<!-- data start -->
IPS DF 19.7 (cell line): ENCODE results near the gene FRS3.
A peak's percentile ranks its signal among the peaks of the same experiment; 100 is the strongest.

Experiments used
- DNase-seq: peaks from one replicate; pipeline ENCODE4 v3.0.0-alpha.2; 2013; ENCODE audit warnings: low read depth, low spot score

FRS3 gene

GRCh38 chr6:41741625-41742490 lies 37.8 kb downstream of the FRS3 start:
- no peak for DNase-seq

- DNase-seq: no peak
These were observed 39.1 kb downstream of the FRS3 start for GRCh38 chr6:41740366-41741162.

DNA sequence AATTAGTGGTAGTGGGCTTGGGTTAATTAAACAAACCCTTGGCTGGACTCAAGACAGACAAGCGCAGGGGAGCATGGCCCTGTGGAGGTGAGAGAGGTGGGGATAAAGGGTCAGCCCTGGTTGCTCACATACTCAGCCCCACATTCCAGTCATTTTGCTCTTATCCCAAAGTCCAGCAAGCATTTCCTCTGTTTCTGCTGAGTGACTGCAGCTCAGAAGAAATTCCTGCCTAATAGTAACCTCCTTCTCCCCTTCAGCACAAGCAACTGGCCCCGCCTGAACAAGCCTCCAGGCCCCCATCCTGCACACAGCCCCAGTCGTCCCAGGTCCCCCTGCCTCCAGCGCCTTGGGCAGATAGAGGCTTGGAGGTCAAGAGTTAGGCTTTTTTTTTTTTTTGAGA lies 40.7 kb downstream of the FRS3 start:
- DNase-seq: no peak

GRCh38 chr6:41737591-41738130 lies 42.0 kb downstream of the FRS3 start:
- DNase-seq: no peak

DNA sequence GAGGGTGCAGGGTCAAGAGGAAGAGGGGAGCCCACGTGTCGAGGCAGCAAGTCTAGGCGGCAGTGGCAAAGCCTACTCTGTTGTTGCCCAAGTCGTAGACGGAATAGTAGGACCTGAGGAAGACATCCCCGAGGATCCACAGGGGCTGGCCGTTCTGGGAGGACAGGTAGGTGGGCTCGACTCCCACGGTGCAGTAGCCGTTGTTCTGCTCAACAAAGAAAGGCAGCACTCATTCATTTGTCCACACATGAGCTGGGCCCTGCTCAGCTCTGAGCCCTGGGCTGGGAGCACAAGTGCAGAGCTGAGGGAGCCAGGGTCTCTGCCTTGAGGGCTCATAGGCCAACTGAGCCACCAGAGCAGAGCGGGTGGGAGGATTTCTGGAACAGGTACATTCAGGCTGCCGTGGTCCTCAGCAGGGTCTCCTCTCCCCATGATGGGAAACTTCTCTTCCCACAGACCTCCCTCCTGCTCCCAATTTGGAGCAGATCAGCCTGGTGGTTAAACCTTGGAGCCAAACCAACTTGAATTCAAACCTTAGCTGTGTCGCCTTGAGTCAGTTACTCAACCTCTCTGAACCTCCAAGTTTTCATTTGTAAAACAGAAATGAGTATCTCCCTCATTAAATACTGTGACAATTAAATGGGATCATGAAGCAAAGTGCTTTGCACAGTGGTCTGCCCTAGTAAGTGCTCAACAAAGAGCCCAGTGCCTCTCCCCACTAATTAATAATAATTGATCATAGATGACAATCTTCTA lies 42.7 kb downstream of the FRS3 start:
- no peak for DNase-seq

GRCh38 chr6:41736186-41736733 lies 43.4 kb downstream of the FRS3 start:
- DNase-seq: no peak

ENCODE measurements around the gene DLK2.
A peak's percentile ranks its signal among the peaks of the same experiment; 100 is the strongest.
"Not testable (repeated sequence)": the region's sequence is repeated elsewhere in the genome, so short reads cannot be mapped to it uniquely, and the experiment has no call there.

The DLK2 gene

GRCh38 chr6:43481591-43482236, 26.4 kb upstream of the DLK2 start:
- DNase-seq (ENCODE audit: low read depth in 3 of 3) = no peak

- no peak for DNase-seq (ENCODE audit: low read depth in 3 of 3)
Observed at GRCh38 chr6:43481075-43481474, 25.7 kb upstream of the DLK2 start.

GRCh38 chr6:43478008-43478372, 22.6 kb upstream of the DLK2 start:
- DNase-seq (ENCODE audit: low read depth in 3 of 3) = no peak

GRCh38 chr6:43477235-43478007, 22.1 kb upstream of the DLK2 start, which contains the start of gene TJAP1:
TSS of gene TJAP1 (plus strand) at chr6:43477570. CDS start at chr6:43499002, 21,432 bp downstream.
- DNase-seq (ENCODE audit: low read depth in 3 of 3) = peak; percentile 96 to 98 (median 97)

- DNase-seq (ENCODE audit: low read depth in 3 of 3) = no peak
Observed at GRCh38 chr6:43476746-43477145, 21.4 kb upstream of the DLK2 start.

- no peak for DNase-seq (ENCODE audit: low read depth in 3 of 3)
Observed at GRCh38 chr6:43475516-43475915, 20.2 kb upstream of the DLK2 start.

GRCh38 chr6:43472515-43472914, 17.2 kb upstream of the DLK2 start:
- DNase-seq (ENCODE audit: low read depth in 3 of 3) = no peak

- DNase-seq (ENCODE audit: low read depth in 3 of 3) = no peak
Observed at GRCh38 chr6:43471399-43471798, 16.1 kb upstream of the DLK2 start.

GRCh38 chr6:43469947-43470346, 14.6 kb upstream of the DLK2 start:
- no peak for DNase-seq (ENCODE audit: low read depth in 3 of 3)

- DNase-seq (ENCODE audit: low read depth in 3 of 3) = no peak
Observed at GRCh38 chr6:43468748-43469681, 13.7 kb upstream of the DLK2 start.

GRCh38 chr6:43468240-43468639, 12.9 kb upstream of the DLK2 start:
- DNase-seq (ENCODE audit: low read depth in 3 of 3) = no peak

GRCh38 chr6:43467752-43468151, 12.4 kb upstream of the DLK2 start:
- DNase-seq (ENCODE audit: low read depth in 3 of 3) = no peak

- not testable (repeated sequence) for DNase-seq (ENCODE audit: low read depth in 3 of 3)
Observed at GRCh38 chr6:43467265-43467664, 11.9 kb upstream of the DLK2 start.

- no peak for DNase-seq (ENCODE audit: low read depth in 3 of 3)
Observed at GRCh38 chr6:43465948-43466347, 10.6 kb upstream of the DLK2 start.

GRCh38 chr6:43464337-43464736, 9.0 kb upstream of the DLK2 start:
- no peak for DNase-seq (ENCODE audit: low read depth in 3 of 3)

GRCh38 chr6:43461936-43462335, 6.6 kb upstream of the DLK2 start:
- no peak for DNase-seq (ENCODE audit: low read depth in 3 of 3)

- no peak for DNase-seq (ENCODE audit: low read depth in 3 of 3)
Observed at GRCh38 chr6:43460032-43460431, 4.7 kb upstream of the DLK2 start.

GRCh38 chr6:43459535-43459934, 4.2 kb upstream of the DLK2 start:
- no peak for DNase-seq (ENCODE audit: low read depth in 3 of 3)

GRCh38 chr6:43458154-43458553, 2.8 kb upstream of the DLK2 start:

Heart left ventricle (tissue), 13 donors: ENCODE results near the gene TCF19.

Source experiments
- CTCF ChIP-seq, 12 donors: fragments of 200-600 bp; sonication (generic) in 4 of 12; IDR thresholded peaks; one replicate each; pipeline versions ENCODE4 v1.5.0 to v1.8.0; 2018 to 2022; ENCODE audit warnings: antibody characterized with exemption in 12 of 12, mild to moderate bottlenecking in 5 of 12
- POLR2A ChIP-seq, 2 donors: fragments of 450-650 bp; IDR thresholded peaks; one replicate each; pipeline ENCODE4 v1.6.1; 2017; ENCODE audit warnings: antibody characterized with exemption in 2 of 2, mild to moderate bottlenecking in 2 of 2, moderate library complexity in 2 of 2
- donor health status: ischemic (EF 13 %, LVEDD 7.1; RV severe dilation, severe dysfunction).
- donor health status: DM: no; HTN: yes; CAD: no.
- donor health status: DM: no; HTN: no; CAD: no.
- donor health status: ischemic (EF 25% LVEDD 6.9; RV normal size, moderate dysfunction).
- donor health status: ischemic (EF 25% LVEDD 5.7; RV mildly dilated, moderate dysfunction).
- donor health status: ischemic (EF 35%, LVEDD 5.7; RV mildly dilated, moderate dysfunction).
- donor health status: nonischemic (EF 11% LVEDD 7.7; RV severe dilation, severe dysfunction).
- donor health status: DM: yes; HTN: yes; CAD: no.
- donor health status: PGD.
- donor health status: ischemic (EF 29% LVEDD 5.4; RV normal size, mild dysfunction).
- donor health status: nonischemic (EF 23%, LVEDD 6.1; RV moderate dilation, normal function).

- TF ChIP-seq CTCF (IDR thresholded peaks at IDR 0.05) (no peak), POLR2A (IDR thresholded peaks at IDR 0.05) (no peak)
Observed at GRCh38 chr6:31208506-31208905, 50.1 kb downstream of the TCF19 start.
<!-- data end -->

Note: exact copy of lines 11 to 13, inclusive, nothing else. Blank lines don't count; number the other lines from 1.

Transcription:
- DNase-seq: no peak

GRCh38 chr6:41737591-41738130 lies 42.0 kb downstream of the FRS3 start:
- DNase-seq: no peak